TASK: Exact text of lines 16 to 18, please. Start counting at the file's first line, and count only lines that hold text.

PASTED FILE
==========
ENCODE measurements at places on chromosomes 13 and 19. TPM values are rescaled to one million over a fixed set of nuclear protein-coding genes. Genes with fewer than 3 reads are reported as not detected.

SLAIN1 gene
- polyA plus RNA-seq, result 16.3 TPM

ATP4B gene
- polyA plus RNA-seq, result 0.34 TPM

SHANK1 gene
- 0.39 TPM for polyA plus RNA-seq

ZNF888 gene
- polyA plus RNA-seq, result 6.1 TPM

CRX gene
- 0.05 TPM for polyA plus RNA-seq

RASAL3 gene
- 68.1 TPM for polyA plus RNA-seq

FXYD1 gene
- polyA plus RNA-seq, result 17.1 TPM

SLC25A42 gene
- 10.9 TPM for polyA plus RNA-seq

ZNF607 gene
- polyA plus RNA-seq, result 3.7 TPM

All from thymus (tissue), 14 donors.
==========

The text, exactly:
SLC25A42 gene
- 10.9 TPM for polyA plus RNA-seq

ZNF607 gene